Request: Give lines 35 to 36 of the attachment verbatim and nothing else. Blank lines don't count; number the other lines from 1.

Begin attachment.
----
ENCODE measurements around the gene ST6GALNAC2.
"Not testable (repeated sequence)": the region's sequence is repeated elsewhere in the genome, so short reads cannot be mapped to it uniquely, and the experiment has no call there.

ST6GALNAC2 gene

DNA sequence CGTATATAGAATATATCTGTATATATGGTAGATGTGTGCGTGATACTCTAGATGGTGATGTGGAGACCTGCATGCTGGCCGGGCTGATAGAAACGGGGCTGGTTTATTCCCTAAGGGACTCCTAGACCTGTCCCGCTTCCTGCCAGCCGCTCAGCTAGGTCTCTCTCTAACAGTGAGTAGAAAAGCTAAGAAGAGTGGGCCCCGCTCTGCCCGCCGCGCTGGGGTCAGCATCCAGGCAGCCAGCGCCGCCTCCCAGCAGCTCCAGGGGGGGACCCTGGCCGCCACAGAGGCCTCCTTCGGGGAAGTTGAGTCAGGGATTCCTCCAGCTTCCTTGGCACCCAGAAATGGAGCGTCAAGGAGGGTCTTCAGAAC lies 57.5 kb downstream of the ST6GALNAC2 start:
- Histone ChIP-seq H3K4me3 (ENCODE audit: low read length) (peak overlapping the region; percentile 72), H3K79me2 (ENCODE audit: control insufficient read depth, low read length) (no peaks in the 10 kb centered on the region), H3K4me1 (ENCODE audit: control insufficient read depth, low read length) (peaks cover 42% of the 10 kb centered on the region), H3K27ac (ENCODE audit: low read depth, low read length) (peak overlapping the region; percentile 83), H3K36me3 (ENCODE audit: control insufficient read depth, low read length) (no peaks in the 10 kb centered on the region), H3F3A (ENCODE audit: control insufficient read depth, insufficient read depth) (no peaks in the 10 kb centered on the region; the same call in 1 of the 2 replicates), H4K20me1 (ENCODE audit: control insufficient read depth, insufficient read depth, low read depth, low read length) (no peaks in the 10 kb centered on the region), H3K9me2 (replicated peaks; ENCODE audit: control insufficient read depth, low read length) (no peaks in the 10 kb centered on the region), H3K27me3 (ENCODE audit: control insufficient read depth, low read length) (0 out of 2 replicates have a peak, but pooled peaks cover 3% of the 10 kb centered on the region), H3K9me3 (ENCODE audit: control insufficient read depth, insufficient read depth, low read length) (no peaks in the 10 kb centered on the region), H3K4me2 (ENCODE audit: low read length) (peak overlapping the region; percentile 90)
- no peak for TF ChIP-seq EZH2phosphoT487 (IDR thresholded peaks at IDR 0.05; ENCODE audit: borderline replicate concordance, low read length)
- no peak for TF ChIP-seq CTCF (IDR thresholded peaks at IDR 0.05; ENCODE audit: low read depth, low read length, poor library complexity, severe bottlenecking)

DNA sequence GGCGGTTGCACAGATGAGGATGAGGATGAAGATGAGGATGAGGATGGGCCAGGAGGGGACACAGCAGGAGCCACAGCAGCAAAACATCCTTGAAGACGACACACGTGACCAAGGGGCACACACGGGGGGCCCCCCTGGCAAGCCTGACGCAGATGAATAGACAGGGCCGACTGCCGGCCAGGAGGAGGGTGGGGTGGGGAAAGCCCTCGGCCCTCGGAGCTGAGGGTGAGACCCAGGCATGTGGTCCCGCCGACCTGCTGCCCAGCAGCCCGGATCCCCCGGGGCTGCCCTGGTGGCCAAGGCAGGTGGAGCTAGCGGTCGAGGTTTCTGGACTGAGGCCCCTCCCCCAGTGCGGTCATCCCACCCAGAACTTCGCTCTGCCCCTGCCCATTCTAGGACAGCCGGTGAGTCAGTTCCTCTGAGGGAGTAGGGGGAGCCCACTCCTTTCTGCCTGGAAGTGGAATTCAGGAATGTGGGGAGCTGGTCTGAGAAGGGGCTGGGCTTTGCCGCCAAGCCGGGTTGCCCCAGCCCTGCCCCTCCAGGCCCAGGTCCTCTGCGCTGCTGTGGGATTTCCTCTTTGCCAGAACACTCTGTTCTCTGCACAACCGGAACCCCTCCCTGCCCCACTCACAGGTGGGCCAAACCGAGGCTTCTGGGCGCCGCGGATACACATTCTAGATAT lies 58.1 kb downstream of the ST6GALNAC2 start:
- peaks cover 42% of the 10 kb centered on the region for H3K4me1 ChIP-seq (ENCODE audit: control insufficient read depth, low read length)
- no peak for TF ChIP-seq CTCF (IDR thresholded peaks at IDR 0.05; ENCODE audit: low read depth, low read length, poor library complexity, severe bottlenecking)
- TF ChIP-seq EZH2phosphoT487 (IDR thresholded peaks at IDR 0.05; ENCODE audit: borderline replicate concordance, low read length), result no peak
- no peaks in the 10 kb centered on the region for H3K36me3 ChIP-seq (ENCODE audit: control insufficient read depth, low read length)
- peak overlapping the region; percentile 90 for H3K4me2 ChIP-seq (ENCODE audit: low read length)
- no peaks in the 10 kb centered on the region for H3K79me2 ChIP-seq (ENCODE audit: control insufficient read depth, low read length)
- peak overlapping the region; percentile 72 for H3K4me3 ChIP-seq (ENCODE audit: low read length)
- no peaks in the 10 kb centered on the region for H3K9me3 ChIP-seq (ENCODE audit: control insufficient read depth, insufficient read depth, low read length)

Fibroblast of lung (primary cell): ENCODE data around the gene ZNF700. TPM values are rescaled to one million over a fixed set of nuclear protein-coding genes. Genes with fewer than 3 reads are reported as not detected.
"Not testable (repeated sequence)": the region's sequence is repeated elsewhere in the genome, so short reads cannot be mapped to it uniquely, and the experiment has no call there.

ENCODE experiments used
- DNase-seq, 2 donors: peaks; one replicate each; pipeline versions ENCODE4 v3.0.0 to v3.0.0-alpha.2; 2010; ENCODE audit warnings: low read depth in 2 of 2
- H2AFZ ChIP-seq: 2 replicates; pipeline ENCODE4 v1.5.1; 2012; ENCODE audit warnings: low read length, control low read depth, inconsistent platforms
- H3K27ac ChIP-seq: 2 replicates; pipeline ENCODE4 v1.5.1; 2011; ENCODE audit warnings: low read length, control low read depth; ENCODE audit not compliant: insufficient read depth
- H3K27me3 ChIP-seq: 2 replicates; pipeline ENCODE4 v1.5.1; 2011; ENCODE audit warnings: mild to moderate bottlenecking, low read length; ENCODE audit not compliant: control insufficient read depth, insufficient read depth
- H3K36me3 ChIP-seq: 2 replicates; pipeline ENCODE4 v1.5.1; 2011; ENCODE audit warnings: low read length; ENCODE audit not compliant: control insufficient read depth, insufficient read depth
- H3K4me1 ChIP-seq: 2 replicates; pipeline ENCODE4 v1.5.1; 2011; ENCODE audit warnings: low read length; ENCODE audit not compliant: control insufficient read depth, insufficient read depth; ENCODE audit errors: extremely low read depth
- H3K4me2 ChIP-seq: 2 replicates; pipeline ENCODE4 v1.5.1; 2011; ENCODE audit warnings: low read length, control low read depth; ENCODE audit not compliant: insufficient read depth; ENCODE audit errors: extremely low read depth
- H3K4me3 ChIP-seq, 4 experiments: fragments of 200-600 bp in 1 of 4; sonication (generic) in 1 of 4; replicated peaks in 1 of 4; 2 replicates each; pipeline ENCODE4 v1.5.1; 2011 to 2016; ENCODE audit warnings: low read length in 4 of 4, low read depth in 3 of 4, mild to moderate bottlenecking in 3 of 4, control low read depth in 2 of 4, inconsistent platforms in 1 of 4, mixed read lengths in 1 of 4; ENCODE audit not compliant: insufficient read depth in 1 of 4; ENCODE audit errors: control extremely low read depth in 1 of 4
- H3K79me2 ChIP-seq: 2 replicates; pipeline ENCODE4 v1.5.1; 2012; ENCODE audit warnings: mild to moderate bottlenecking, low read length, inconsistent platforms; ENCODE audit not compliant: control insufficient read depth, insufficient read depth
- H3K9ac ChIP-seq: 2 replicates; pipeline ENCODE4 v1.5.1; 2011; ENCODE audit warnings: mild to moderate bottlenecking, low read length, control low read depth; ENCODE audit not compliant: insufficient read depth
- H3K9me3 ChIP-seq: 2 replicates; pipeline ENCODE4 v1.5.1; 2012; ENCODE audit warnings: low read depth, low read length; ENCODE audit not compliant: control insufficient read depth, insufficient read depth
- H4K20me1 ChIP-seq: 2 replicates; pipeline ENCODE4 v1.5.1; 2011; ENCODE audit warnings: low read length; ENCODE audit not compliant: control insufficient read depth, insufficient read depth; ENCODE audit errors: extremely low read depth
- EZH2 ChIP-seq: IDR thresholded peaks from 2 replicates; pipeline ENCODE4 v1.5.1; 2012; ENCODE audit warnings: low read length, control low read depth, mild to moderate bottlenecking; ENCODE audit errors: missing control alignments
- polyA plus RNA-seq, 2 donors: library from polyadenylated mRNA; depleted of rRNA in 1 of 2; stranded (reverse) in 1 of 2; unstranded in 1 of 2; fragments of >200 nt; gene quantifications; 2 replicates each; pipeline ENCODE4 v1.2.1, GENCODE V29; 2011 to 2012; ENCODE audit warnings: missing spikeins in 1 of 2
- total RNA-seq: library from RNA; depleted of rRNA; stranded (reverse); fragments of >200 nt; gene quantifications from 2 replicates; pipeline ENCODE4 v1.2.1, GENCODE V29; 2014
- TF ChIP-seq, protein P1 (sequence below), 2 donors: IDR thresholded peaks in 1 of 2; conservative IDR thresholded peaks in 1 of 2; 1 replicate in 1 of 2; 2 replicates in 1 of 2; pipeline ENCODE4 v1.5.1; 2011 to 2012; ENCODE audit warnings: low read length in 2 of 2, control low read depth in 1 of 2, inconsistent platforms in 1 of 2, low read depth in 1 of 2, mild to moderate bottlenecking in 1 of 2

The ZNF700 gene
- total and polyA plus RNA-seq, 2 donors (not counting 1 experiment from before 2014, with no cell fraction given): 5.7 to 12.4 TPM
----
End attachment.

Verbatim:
- TF ChIP-seq, protein P1 (sequence below), 2 donors: IDR thresholded peaks in 1 of 2; conservative IDR thresholded peaks in 1 of 2; 1 replicate in 1 of 2; 2 replicates in 1 of 2; pipeline ENCODE4 v1.5.1; 2011 to 2012; ENCODE audit warnings: low read length in 2 of 2, control low read depth in 1 of 2, inconsistent platforms in 1 of 2, low read depth in 1 of 2, mild to moderate bottlenecking in 1 of 2

The ZNF700 gene